Derek was home even earlier that evening, saying that with the enquiry running out of steam, there was really not a lot of point in doing very much more overtime. But she suspected it wasn’t just that. He knew that today was doctor’s-day. He would be as anxious to know the result as her. He walked in before she’d begun to prepare dinner, as she was settling to half-heartedly watch Coronation Street. Stacey sprang to her feet, scurrying up to her room. She’d been avoiding him since he’d been told of her condition two evenings ago, as she’d lain in bed listening to the raised, angry voices from their bedroom, expecting him to burst in on her, furious, at any moment.
His eyes met hers immediately. ‘Well?’
She couldn’t hold his stare. ‘Bad news. She really is. I’m sorry.’
Why am I apologising? She thought. But then it is my fault, I suppose. The guilt, the shame, is mine. It began with me.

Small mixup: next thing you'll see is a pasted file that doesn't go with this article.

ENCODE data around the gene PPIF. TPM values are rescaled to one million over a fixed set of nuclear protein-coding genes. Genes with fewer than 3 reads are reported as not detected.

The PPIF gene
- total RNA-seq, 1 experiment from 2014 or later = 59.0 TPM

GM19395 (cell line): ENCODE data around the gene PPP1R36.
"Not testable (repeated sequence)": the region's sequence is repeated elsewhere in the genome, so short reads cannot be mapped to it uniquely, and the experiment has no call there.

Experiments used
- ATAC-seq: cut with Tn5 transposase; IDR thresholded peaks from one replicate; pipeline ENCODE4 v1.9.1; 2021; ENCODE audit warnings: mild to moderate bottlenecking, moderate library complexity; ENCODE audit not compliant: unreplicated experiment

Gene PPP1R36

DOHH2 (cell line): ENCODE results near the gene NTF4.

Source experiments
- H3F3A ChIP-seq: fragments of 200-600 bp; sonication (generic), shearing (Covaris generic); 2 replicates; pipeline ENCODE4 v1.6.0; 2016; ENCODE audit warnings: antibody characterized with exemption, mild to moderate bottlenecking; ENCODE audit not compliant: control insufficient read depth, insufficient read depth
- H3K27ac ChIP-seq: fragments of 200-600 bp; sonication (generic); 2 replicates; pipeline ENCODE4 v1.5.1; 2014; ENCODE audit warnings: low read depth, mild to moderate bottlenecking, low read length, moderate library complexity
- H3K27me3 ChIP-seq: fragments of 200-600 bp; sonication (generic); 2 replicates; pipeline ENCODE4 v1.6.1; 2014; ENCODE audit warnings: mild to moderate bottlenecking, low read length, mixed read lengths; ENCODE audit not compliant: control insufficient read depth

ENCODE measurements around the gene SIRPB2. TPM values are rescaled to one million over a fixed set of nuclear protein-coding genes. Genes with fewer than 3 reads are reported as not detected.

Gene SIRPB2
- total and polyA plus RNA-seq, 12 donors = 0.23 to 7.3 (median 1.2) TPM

Derek’s shoulders slumped. ‘Oh, shit. Oh bloody hell.’ He seemed to have run out of anger. The words were dull, weary, resigned.
Julie said, trying to put on a brave face, ‘Well never mind, Love. We’ll get through this. All of us. It’ll be alright.’
He seemed not to hear her. ‘We’ll talk about it later, okay? I’m starving. What’s for dinner?’
Julie lay in bed waiting again. Derek joined her, wearing his pyjamas. Obviously, lovemaking was out of the question. They could have discussed things downstairs, but oddly, they both seemed to find it easier in bed, in the dark, as if the setting for greatest physical intimacy were the appropriate one for difficult discussion too. She clicked off her bedside lamp and he did the same with his. He didn’t reach to touch her. Now it was her turn for the opening question. ‘Well, so where do we go from here?’
He sighed; a long, sad sigh. ‘Well, she can’t keep it, obviously, can she?’
An icy fist gripped Julie’s chest again, painfully. ‘What do you mean? What if she wants to? We can’t give the baby away if she wants to keep it!’
Derek sighed again, in that irritating, patronising way he sometimes had. ‘That wasn’t what I meant, Jules,’ he said quietly.
‘Then what do you mean?’ But Julie knew. Knew very well.
‘You don’t mean . . . ?
‘Yes. Abortion. It’s the only sensible option really, isn’t it?’